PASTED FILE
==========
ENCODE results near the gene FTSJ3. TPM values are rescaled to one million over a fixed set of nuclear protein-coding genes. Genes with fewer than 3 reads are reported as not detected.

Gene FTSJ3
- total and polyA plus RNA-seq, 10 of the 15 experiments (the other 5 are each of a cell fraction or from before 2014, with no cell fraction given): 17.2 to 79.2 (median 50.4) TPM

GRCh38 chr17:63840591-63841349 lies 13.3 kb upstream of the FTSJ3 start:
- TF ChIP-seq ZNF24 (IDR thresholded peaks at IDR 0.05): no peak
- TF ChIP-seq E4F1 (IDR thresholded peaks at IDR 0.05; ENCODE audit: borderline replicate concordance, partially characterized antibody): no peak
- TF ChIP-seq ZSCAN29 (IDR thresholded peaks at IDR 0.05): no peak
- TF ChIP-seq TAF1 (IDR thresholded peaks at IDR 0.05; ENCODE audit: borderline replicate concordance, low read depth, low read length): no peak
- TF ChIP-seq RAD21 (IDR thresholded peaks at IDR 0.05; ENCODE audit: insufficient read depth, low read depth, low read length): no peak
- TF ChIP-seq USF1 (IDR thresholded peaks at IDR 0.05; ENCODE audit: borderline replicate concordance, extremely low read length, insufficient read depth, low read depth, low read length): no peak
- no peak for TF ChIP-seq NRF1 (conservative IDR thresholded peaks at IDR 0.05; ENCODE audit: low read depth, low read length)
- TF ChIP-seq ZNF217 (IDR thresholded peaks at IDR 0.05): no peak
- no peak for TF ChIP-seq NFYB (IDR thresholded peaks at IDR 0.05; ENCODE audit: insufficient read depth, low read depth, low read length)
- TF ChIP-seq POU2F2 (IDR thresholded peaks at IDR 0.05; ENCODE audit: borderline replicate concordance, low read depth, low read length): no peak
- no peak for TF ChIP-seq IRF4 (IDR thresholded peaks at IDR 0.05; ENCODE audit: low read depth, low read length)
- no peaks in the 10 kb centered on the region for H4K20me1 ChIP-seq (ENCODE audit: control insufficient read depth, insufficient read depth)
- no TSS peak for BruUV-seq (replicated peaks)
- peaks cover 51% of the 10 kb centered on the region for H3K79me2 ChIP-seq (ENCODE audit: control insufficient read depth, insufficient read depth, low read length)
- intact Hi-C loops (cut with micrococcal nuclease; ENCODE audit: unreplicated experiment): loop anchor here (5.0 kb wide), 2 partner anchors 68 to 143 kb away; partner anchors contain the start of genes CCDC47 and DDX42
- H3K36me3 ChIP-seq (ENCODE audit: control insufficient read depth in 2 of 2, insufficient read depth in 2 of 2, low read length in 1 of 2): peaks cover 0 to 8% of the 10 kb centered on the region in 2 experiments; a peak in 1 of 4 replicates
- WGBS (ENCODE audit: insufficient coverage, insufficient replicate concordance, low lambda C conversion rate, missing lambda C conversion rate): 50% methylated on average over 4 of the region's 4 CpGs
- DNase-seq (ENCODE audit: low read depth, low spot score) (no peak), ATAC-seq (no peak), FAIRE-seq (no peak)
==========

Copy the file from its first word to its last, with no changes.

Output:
ENCODE results near the gene FTSJ3. TPM values are rescaled to one million over a fixed set of nuclear protein-coding genes. Genes with fewer than 3 reads are reported as not detected.

Gene FTSJ3
- total and polyA plus RNA-seq, 10 of the 15 experiments (the other 5 are each of a cell fraction or from before 2014, with no cell fraction given): 17.2 to 79.2 (median 50.4) TPM

GRCh38 chr17:63840591-63841349 lies 13.3 kb upstream of the FTSJ3 start:
- TF ChIP-seq ZNF24 (IDR thresholded peaks at IDR 0.05): no peak
- TF ChIP-seq E4F1 (IDR thresholded peaks at IDR 0.05; ENCODE audit: borderline replicate concordance, partially characterized antibody): no peak
- TF ChIP-seq ZSCAN29 (IDR thresholded peaks at IDR 0.05): no peak
- TF ChIP-seq TAF1 (IDR thresholded peaks at IDR 0.05; ENCODE audit: borderline replicate concordance, low read depth, low read length): no peak
- TF ChIP-seq RAD21 (IDR thresholded peaks at IDR 0.05; ENCODE audit: insufficient read depth, low read depth, low read length): no peak
- TF ChIP-seq USF1 (IDR thresholded peaks at IDR 0.05; ENCODE audit: borderline replicate concordance, extremely low read length, insufficient read depth, low read depth, low read length): no peak
- no peak for TF ChIP-seq NRF1 (conservative IDR thresholded peaks at IDR 0.05; ENCODE audit: low read depth, low read length)
- TF ChIP-seq ZNF217 (IDR thresholded peaks at IDR 0.05): no peak
- no peak for TF ChIP-seq NFYB (IDR thresholded peaks at IDR 0.05; ENCODE audit: insufficient read depth, low read depth, low read length)
- TF ChIP-seq POU2F2 (IDR thresholded peaks at IDR 0.05; ENCODE audit: borderline replicate concordance, low read depth, low read length): no peak
- no peak for TF ChIP-seq IRF4 (IDR thresholded peaks at IDR 0.05; ENCODE audit: low read depth, low read length)
- no peaks in the 10 kb centered on the region for H4K20me1 ChIP-seq (ENCODE audit: control insufficient read depth, insufficient read depth)
- no TSS peak for BruUV-seq (replicated peaks)
- peaks cover 51% of the 10 kb centered on the region for H3K79me2 ChIP-seq (ENCODE audit: control insufficient read depth, insufficient read depth, low read length)
- intact Hi-C loops (cut with micrococcal nuclease; ENCODE audit: unreplicated experiment): loop anchor here (5.0 kb wide), 2 partner anchors 68 to 143 kb away; partner anchors contain the start of genes CCDC47 and DDX42
- H3K36me3 ChIP-seq (ENCODE audit: control insufficient read depth in 2 of 2, insufficient read depth in 2 of 2, low read length in 1 of 2): peaks cover 0 to 8% of the 10 kb centered on the region in 2 experiments; a peak in 1 of 4 replicates
- WGBS (ENCODE audit: insufficient coverage, insufficient replicate concordance, low lambda C conversion rate, missing lambda C conversion rate): 50% methylated on average over 4 of the region's 4 CpGs
- DNase-seq (ENCODE audit: low read depth, low spot score) (no peak), ATAC-seq (no peak), FAIRE-seq (no peak)